Every small flag has a story worth telling. Over 660,000 flags unfold into a sea of white epitomizing lives lost due to COVID-19 in the United States. Some of them even come with messages.
A profound message read, “She made all who knew her feel safe and loved.” These symbolic white flags were courtesy of artist Suzanne Brennan Firstenberg’s temporary art installation named “In America: Remember” in the National Mall in Washington. The purpose is to pay tribute to such Americans who have passed away during the global health crisis.
Some visitors sat among the white flags. As of Tuesday, at 11 AM, there were 676,286 white flags. The commemoration runs until October 3.
People Represented by White Flags
The name of a 29-year-old engineer is written on one little, white rectangle. Another flag bears the name of a World War II veteran. On another is that of a 15-year-old.
The white flags also stand for the ill-fated effects of the coronavirus on the lives of Americans. They are spread out on a grassy area as the field for the exhibition. It serves as a sea of epitomized grief, extending to 20 acres of the National Mall.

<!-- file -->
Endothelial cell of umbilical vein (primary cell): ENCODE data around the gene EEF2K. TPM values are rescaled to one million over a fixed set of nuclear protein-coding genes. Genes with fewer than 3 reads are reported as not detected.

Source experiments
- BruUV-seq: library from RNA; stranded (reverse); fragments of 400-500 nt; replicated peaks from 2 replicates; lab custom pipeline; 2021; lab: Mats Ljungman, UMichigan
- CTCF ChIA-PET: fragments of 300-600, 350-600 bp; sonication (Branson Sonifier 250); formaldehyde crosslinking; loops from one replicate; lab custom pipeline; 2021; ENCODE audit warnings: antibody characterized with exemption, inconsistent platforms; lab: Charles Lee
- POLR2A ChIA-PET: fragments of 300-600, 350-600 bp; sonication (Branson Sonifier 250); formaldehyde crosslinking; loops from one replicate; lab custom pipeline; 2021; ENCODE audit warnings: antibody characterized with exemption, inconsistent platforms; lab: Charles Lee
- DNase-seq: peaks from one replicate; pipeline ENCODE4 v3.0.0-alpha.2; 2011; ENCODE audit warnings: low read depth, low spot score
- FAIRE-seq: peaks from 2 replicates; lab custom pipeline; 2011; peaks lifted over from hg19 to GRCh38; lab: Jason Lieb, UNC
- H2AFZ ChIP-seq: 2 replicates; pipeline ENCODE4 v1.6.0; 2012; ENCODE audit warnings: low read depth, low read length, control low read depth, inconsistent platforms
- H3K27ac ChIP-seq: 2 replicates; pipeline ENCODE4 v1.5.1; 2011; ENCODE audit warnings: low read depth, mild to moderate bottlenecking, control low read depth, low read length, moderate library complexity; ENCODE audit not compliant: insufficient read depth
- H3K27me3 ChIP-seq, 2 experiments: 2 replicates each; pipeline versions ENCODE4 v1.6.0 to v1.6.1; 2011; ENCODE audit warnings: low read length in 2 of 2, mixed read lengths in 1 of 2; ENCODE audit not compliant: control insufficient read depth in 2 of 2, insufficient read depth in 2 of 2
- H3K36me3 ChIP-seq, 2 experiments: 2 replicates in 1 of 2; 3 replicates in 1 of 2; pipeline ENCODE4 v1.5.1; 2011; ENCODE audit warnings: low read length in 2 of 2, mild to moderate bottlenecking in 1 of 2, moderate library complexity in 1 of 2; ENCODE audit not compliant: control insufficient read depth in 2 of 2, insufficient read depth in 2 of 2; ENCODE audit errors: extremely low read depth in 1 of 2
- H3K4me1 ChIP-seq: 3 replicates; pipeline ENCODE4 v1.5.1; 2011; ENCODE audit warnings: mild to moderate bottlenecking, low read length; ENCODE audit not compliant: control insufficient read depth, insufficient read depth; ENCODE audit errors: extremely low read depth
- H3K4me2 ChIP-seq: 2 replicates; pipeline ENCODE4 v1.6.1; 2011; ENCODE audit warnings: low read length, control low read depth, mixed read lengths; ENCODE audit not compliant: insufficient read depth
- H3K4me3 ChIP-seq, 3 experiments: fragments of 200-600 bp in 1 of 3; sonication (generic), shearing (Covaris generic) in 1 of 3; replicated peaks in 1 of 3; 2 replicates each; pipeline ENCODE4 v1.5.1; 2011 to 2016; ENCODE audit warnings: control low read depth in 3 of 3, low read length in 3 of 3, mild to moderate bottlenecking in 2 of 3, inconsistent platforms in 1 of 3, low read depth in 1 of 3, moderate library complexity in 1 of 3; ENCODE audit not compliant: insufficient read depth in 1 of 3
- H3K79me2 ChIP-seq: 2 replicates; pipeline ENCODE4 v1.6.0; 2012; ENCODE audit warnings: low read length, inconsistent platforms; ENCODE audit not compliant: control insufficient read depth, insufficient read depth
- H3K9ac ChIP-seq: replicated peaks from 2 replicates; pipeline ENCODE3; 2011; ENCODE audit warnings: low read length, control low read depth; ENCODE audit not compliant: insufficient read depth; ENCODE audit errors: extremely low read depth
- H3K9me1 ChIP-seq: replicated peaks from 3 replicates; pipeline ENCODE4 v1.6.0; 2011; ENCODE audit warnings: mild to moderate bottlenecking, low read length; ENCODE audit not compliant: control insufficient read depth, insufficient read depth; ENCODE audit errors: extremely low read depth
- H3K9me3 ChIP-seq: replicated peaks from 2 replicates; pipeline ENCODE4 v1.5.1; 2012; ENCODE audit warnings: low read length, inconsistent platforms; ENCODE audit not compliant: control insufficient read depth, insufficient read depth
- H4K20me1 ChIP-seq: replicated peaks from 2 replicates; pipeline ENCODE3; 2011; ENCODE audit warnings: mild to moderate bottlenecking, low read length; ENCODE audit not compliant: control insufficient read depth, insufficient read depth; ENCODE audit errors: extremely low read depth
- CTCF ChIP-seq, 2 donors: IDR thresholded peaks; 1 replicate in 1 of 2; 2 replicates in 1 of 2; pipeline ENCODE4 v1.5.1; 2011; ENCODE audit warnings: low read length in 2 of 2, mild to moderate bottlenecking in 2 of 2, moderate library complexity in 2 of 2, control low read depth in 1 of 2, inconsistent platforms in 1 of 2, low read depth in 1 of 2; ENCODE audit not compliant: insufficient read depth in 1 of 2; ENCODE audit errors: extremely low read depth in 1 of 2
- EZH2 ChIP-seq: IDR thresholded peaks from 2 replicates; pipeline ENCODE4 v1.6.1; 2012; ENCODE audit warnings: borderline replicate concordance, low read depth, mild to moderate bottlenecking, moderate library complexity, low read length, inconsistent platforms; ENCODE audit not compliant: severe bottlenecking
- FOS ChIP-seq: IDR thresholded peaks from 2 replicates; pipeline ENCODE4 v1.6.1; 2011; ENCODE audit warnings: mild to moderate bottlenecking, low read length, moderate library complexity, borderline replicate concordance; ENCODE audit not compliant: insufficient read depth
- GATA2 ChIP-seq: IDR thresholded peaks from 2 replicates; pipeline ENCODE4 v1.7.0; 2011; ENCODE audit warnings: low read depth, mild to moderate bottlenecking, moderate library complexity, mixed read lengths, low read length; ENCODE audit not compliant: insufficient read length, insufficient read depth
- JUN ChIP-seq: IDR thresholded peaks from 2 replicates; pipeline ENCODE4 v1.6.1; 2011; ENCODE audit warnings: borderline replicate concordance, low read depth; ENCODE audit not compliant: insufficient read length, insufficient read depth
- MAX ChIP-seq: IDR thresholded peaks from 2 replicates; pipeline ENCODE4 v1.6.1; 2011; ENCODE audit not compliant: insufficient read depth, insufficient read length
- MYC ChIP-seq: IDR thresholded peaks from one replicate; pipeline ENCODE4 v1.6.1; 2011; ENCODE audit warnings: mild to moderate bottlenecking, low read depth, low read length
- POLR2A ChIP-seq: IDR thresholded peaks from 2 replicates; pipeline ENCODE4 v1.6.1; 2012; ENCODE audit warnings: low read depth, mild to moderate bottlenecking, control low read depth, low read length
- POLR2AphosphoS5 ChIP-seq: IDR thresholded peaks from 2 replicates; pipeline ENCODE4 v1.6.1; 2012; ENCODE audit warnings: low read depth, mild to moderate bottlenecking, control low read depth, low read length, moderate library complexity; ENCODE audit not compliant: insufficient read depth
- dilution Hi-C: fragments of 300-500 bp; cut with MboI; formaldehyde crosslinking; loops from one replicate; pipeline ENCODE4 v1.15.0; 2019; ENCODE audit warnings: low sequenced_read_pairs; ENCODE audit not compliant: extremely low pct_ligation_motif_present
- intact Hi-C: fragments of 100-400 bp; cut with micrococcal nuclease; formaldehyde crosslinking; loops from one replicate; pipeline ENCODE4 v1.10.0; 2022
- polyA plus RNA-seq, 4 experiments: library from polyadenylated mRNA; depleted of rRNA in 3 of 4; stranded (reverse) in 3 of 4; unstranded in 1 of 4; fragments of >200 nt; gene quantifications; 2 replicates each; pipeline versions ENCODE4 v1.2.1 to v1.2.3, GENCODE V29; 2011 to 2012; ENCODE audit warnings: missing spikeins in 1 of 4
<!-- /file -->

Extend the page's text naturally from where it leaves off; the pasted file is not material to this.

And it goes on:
Reprisal of Work
In 2020, Firstenberg made an outdoor installation in Washington featuring over 267,000 white flags. They were also designated to represent one for every individual in the US who had died from the virus. This 2021, she updated her work.
According to Firstenberg as she supervised the exhibit’s development on Wednesday, “When numbers get so large, it becomes difficult to really understand them, so I as a visual artist wanted to make the number physical. Taken holistically, this is a physical manifestation of empathy.”
Visitors Invited to Get Involved
The exhibition is also near the National Museum of African American History and Culture and the Washington Monument. Ruppert Landscape volunteers fixated the white flags in three days. They managed to finalize the work on Friday. The installation will be featured for three weeks. Visitors are advised to come to the National Mall, to become part of the commemoration, and to personalize a white flag dedicated to a dear person they have lost.
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